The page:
Note that, device variations inherent to the static phase error measurement device (42) ensure that both the first test signal (test1) and the second test signal (test22) include any phase error that may be respectively introduced by the components of the first test stage (50) and the components of the second test stage (52). As a result, each static phase measurement taken based on the first and second test signals (test1 and test2) includes a certain amount of phase error contributed by the static phase error measurement device (42).

In order to reduce inaccuracy in the static phase error measured for the DLL (40), the static phase error measurement technique of the present invention ensures that device variations present in each test stage (50, 52) are seen by both of the static phase error measurement device's input clock signals (ref13 clk and chip_clk). Accordingly, as shown in the embodiment of FIGS. 4, a mux (56, 64) is included in each test stage (50, 52, respectively) to allow each input clock signal (ref_clk and chip_clk) to be driven through both test stages (50, 52).

Thus, in accordance with one or more embodiments, two static phase error measurements are taken in order to determine the static phase error of the DLL (40). For one of the static phase error measurements, select is set to high so that ref_clk is driven through the first test stage (50) and chip_clk is driven through the second test stage (52). For the other static phase error measurement, select is set to low so that ref_clk is driven through the second test stage (52) and chip_clk is driven through the first test stage (50). As a result, both ref_clk and chip_clk experience the phase error introduced by the distinct device variations of each test stage (50, 52). Accordingly, the inaccuracy contributed by the device variations may be canceled out of an average static phase error measurement by averaging the values of the two static phase error measurements taken.

FIGS. 5a and 5 b show exemplary simulation waveforms for static phase error measurements in accordance with the embodiment shown in FIG. 4. FIG. 5a shows simulation waveforms for a static phase error measurement taken during a time interval in which the value of the control signal (select) is set to a logical low. FIG. 5b shows simulation waveforms for a static phase error measurement taken during a time interval in which the value of select is set to a logical high.

In FIG. 5a, the following simulation waveforms are shown: a first waveform (80), a second waveform (82), a third waveform (84), and a fourth waveform (86). The first waveform (80) and the second waveform (82) respectively represent exemplary values of the reference clock (ref_clk) and the chip clock (chip_clk). The third waveform (84) and the fourth waveform (86) respectively represent the value of the first test signal (test1) and the value of the second test signal (test2) while select is set to low. Further, in FIG. 5a, points “A” through “D” represent different points in time during the time intervals in which the simulation waveforms are recorded.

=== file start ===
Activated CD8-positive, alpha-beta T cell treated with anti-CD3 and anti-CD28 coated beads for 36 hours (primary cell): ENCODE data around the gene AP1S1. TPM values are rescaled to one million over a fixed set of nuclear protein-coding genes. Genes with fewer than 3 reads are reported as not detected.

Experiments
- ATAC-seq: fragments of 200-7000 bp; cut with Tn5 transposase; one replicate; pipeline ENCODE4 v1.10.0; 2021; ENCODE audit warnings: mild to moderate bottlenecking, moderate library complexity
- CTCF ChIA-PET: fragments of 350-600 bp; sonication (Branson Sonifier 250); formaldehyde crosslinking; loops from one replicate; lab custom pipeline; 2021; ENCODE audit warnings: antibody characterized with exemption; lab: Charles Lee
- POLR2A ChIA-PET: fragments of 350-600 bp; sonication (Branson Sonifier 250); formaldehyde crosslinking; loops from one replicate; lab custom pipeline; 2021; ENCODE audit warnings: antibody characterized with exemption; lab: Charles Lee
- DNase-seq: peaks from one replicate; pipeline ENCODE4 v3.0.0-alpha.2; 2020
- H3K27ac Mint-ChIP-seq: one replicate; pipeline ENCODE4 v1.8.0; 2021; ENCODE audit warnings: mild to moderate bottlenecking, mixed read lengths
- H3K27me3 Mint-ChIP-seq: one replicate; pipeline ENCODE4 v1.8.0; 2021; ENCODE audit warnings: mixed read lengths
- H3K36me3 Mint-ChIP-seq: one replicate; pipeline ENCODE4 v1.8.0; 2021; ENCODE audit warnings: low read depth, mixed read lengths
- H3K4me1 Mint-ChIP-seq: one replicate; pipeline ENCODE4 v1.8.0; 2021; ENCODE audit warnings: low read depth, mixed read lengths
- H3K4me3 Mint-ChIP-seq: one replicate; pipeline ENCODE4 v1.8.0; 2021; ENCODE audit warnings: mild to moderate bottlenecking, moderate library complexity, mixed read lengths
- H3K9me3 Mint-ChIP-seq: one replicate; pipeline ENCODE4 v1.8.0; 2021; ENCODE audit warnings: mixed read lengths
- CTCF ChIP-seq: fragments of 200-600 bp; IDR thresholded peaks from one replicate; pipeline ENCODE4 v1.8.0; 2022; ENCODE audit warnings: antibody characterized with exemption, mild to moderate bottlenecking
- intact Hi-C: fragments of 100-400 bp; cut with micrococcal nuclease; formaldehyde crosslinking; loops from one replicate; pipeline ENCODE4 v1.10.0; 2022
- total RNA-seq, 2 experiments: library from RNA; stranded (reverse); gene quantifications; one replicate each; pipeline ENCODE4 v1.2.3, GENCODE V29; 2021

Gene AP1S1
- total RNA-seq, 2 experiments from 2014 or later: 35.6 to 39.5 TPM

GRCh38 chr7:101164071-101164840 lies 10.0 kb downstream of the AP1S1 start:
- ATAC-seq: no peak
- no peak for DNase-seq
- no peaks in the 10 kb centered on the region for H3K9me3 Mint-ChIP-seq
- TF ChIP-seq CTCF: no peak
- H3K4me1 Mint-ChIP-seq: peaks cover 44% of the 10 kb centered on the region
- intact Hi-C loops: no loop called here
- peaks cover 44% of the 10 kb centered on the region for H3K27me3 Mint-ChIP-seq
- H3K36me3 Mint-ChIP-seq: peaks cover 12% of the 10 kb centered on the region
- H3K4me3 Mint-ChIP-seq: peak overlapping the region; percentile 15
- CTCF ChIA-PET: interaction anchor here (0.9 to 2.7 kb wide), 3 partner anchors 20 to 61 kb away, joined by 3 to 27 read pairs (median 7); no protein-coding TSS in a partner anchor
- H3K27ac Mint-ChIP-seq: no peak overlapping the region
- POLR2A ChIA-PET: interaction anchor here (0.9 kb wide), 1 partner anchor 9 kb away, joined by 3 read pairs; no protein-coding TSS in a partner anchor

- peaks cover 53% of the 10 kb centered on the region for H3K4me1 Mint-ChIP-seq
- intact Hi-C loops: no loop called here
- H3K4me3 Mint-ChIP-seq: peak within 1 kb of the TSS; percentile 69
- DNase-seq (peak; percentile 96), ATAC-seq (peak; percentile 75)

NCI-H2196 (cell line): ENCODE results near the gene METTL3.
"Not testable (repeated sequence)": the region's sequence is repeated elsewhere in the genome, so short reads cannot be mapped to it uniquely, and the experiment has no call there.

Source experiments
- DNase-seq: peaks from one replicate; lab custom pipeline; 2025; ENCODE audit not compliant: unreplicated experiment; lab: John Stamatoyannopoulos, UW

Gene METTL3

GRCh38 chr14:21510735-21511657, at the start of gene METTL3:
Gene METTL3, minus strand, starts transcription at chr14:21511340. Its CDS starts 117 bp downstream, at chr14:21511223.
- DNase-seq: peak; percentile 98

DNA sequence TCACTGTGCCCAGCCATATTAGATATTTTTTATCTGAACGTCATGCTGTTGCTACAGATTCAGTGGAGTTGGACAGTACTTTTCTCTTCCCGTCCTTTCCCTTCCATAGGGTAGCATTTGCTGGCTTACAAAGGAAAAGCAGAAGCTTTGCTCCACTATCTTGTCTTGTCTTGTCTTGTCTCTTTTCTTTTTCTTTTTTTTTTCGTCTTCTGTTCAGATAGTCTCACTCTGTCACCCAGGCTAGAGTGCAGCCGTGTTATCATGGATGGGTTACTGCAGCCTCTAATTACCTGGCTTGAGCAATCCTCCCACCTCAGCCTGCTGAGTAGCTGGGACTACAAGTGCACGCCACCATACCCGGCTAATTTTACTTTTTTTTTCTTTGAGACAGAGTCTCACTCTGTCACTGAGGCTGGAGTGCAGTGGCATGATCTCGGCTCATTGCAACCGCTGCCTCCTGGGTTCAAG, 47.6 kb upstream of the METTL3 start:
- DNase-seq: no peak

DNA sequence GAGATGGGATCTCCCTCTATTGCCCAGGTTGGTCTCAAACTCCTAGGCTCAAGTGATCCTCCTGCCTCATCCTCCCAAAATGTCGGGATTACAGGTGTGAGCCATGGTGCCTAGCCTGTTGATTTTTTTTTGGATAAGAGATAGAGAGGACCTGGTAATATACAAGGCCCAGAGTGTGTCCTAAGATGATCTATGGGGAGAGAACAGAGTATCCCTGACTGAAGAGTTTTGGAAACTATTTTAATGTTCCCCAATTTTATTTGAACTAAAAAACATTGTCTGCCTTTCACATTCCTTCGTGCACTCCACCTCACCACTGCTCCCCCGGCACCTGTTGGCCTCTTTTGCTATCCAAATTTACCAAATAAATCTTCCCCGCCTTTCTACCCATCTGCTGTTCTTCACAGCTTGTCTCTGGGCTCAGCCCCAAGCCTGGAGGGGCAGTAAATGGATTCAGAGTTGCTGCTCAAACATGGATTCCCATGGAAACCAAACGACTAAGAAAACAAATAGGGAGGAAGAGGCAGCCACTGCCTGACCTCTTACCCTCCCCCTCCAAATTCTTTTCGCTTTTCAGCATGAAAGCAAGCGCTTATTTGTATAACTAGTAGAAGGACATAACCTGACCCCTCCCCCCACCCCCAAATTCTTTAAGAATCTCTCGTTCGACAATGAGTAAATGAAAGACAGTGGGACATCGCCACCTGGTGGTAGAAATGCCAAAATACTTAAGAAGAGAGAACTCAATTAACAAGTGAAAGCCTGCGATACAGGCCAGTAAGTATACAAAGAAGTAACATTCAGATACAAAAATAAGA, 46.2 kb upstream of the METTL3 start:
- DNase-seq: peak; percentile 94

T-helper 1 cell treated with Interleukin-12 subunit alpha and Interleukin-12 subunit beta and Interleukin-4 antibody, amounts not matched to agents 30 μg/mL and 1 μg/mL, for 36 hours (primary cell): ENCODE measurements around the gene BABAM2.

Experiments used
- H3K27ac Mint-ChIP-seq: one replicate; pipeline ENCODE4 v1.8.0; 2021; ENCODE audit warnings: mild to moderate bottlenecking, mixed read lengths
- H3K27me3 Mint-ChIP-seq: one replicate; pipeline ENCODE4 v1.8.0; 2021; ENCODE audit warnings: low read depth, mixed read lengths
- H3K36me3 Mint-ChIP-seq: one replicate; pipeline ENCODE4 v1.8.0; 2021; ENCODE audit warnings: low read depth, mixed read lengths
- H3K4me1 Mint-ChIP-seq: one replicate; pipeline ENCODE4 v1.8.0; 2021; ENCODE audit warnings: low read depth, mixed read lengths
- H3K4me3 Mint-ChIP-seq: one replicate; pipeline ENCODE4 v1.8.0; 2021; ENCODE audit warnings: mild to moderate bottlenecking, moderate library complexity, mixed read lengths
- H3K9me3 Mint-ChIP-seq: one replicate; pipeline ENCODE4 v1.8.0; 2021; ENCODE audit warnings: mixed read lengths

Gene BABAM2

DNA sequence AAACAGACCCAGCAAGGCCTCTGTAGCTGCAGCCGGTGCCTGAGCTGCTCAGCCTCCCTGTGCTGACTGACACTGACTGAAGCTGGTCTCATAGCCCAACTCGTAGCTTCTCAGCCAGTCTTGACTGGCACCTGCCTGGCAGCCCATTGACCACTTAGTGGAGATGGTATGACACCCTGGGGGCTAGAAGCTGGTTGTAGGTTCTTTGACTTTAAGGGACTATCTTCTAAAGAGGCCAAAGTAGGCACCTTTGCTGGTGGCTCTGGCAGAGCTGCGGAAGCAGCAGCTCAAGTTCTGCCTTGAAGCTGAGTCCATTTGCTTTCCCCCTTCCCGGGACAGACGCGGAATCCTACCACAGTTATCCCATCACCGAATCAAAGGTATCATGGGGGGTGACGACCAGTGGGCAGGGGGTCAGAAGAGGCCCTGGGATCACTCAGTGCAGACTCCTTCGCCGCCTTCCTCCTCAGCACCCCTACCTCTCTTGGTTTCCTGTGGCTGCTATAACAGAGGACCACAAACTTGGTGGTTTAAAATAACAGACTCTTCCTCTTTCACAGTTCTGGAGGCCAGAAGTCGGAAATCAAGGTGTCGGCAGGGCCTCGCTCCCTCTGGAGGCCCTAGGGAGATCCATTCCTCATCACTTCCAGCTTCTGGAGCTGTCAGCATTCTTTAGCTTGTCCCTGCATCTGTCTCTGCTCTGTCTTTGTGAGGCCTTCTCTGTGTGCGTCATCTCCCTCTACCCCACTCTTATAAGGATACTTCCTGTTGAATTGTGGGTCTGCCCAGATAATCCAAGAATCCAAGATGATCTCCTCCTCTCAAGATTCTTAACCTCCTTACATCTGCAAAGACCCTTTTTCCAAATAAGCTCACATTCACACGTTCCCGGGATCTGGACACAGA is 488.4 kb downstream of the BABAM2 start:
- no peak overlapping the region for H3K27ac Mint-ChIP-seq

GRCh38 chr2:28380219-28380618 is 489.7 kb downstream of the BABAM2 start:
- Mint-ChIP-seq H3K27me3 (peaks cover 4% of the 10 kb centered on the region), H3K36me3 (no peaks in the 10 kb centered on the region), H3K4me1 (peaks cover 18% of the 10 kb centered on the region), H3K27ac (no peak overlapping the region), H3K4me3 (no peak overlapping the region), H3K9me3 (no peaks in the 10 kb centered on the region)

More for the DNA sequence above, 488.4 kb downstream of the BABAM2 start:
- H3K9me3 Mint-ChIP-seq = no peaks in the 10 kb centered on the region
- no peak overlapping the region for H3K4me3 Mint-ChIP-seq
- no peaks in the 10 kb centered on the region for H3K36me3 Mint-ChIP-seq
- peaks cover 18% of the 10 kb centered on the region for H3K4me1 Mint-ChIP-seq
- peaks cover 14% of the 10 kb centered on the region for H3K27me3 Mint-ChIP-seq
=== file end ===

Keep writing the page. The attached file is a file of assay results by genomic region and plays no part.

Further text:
As mentioned above, the third and fourth waveforms (84, 86) respectively represent the values of test1 and test2 when select is low. Accordingly, test1 is a phase measurement of ref_clk and test2 is a phase measurement of chip_clk. As can be seen from FIG. 5a, the first test stage (50 in FIG. 4) contributes 500 picoseconds (ps) of delay to test1, and the second test stage (52 in FIG. 4) contributes 550 ps of delay to test2. The time delay contributed by the first test stage (50 in FIG. 4) is indicated by the difference in time between time point “A” at the first waveform (80) (ref_clk) and time point “C” at the third waveform (84) (test1). The time delay contributed by the second test stage (52 in FIG. 4) is indicated by the difference in time between time point “B” at the second waveform (82) (chip_clk) and time point “D” at the fourth waveform (86) (test2).

As can also be seen from FIG. 5a, the static phase error between ref_clk and chip_clk is 100 ps and is indicated by the difference in time between time point “A” at ref_clk and time point “B” at chip_clk. Further, the static phase error between test1 and test2 is 150 ps and is indicated by the difference in time between time point “C” at test1 and time point “D” at test2. Note that, although the first waveform (80) and the second waveform (82) are included in FIG. 5a, the only waveforms that may seen by the oscilloscope (46 in FIG. 3) are the third waveform (84) and the fourth waveform (86). Accordingly, the static phase error measurement seen by the oscilloscope (46 in FIGS. 3) is 50 ps larger than the actual static phase error between ref_clk and chip_clk.

In FIG. 5b, the following simulation waveforms are shown: the first waveform (80), the second waveform (82), a fifth waveform (88), and a sixth waveform (90). As mentioned above, the first waveform (80) and the second waveform (82) respectively represent exemplary values of the reference clock (ref_clk) and the chip clock (chip_clk). The fifth waveform (88) and the sixth waveform (90) respectively represent the value of the first test signal (test1) and the value of the second test signal (test2) while select is set to high. Further, in FIG. 5b, points “A” through “D” represent different points in time during the time intervals in which the waveforms are recorded.